A little over a year ago I developed a little obsession with the ballet. I had just seen Black Swan, and left the theater in downtown London wanting to know more about the ballet and the lives of the dancers. I understood that the film was a work of fiction and overly dramatized, but I was drawn to the psychological drama, the monastic dedication to the craft, and the apparent isolation felt by the dancers. I was excited to learn more about the ballet, but couldn’t help but think that Black Swan might be to (some) dancers as The Hurt Locker was to (some) soldiers. That is, an overly dramatic account of a poorly understood segment of the population.
I started to look up reviews of Black Swan, particularly from dancers. Almost universally, dancers disliked the film for similar reasons some soldiers disliked The Hurt Locker: emphasizing popular stereotypes (aggressive, reckless soldier / psychologically distraught, anorexic dancer), errors in the details (wrong uniforms, unlikely TTPs / poor dancing, “ballerina-as-victim” motif). Both movies were critically acclaimed, and the attention that they received because of the Academy Awards raised the conversation concerning each of the films (The Hurt Locker won Best Picture in 2009 and Natalie Portman won Best Actress in 2010). Soldiers and veterans interviewed for whatever reason were often asked their opinion of The Hurt Locker. And some prominent veterans strongly raised their voice in opposition to the film. Dancers interviewed in newspapers and on morning television shows were often ambushed with the question of how they found Black Swan. I can only imagine what it must have been like for a dancer meeting someone at a party. “What did you think of Black Swan” probably is to dancers as “Did you kill anyone” is to veterans – the follow up question to learning ones’ unique profession.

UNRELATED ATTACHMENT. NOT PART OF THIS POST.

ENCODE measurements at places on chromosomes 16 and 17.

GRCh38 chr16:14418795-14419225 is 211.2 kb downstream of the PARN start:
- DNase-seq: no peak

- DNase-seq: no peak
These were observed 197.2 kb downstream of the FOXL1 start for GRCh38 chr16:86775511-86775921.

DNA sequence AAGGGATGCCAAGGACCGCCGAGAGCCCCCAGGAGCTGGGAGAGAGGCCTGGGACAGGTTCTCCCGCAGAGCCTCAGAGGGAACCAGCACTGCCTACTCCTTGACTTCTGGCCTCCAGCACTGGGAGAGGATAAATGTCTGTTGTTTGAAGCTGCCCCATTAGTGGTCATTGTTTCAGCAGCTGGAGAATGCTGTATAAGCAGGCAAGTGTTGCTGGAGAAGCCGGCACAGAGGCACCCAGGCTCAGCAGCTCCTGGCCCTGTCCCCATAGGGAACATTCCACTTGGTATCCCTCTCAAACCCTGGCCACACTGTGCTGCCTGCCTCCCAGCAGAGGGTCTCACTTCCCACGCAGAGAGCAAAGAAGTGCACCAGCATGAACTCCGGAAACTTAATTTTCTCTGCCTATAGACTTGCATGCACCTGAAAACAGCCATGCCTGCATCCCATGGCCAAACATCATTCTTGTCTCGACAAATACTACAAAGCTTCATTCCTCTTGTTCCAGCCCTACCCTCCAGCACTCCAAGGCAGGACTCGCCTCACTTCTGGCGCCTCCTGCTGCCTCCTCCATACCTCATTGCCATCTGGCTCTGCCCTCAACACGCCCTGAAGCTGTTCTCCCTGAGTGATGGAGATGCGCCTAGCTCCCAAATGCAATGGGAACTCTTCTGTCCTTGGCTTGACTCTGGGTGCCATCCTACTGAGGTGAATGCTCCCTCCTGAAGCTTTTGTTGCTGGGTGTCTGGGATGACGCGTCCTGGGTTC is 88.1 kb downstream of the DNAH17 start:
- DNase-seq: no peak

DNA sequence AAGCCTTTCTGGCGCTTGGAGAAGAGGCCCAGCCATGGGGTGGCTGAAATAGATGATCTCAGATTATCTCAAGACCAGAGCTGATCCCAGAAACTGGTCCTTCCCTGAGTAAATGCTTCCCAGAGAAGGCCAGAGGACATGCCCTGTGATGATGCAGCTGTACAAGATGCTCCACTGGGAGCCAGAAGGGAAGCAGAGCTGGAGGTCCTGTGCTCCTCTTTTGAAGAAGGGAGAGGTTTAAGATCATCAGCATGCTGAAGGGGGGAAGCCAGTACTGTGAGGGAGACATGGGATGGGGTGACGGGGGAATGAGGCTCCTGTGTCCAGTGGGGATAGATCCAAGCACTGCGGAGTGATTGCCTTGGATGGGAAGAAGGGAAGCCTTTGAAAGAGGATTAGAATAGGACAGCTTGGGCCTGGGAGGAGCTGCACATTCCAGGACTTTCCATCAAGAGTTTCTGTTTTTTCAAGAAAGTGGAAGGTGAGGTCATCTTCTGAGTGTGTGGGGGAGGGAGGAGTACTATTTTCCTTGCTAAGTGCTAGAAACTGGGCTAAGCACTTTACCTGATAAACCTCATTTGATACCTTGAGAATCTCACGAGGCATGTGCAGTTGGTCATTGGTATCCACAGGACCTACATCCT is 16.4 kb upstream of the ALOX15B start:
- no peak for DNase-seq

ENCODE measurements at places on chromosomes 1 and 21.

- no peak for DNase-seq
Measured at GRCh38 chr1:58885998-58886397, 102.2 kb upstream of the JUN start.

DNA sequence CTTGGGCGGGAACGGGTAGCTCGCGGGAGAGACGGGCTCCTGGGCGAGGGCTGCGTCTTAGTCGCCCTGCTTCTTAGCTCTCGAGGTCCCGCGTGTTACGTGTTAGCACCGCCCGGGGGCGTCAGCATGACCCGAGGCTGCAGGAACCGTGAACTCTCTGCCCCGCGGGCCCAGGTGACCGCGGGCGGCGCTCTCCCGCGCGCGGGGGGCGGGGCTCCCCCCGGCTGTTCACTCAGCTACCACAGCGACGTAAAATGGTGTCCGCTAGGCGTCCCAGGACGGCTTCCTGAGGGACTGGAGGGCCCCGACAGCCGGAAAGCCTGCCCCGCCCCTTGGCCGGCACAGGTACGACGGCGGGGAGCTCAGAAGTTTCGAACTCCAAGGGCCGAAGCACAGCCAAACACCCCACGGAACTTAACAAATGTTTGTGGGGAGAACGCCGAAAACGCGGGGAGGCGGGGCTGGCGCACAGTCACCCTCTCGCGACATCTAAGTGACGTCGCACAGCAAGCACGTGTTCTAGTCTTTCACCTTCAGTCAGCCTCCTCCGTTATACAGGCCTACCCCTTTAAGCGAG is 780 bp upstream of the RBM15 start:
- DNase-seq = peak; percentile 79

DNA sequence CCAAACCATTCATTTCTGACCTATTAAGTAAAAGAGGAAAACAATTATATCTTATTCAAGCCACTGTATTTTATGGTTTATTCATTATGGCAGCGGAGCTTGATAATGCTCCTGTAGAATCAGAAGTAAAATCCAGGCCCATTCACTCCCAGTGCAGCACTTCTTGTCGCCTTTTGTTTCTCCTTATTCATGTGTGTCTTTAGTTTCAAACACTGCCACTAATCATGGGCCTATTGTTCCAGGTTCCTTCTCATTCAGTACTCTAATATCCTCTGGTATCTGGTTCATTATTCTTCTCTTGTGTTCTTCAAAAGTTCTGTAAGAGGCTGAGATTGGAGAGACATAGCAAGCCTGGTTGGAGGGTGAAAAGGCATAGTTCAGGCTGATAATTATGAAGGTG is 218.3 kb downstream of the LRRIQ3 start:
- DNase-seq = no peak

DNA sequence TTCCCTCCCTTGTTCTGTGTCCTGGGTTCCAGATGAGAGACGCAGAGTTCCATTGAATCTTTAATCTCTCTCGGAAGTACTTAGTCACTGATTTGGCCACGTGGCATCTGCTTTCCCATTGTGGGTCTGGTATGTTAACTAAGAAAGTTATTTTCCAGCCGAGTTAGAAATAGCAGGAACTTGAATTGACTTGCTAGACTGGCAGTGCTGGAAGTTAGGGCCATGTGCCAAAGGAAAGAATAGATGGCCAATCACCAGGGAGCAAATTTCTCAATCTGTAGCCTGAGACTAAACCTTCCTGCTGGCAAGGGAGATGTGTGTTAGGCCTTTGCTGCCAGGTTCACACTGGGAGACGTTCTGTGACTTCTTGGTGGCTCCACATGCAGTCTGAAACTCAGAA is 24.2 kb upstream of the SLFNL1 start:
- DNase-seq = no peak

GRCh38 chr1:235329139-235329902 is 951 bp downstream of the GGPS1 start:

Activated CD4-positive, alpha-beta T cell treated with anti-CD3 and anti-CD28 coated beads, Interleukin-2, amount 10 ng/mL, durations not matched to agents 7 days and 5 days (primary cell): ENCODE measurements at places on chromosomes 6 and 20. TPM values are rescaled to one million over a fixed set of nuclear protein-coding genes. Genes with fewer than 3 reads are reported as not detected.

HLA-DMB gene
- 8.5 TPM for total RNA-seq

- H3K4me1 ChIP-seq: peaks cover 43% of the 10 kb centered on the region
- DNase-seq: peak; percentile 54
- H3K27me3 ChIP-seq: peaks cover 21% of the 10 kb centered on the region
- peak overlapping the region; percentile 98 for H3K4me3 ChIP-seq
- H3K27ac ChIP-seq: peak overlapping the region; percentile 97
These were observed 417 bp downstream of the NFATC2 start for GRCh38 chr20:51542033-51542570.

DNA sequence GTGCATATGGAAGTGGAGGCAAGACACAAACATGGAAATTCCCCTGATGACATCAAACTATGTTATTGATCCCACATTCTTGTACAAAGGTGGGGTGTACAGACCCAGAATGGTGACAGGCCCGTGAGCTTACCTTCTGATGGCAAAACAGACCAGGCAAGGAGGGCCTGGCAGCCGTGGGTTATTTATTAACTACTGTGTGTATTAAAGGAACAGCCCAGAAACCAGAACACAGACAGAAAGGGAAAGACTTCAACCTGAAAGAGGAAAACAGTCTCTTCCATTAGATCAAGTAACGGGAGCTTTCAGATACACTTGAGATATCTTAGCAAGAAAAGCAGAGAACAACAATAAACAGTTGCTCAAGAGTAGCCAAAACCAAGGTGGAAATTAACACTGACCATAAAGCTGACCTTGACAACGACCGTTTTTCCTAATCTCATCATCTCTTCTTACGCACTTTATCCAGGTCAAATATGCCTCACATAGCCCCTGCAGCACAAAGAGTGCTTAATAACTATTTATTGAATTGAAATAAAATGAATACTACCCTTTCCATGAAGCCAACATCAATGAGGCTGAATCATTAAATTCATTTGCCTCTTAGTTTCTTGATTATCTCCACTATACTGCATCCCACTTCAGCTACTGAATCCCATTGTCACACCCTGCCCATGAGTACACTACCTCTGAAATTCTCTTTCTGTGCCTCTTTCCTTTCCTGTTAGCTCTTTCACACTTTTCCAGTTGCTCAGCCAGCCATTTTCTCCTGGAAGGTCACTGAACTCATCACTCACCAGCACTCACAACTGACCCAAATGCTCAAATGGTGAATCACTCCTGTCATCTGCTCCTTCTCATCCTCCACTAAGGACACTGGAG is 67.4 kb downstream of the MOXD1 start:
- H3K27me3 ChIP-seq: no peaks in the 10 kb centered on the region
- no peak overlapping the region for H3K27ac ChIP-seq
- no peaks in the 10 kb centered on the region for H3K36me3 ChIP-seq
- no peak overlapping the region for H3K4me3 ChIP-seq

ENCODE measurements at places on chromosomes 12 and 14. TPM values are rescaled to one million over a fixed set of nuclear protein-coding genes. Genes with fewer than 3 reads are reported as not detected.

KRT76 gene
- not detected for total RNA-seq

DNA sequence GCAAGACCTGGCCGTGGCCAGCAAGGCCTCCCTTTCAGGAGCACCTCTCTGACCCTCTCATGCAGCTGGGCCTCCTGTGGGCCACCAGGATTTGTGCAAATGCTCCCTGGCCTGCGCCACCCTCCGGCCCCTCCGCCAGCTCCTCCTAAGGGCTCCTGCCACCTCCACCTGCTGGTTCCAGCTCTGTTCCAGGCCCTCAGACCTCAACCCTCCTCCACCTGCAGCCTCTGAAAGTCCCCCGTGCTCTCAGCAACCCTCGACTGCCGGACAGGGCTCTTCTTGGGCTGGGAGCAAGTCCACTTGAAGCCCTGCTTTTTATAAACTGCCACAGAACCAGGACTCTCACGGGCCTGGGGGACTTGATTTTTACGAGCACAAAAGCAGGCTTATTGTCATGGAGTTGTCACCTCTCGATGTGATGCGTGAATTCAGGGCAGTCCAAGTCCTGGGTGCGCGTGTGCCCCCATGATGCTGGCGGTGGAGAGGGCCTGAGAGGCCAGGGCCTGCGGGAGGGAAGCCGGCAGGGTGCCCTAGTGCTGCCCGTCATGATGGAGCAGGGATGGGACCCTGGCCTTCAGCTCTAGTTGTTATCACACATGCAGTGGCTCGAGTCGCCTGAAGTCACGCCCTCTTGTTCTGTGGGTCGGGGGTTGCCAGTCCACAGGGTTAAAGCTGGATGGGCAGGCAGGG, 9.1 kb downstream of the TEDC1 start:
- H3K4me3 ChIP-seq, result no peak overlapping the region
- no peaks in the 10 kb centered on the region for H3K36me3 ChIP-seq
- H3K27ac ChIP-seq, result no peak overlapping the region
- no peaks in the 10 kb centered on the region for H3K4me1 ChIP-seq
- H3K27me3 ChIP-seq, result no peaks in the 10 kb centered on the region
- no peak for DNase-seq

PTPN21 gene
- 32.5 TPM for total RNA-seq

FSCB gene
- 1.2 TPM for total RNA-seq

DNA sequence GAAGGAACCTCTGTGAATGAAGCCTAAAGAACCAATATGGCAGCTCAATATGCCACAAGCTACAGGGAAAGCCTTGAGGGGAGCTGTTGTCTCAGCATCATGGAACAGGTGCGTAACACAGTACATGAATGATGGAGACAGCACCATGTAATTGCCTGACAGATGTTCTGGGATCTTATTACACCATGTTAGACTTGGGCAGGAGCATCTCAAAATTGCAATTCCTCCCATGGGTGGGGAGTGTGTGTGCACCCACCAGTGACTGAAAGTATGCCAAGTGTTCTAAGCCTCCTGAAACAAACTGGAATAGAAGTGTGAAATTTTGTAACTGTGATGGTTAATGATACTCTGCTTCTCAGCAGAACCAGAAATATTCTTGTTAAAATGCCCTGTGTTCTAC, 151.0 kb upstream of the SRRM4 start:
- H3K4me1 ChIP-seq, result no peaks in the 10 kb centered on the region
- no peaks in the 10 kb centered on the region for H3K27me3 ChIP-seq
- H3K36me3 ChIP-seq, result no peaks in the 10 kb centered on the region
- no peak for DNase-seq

Interested, I began to dig deeper. I saw the parallels of ballerinas and soldiers – especially infantrymen. A lot of my tougher friends who would be turned off by the ballet by default might not understand the athleticism required to dance. I was certainly oblivious to it. There was a scene in Black Swan, thought, that clicked for me. It was a montage scene where Nina (Portman) was preparing for her role, dancing, and at one point laying on an examination table being assisted by a doctor. Then, there was a scene of her taking a break, sipping water at a fountain and refilling her water bottle. It was at that point that ballet stopped being this airy, flirty thing to me and became a tough discipline that requires hard work and constant attention. It reminded me of so many sessions at the gym, early morning runs, or finishing a foot march and going straight to my canteen, trying to replenish myself before stepping off again.
Since I was in London, I signed up for the Royal Ballet’s ‘student standby’ program for students, which provides discount ballet tickets for students. I went to the ballet as often as I could, and began reading about it in newspapers and blogs. I looked for memoirs by dancers, finding Winter Season by Toni Bentley. Reading it, I made notes on the parallels: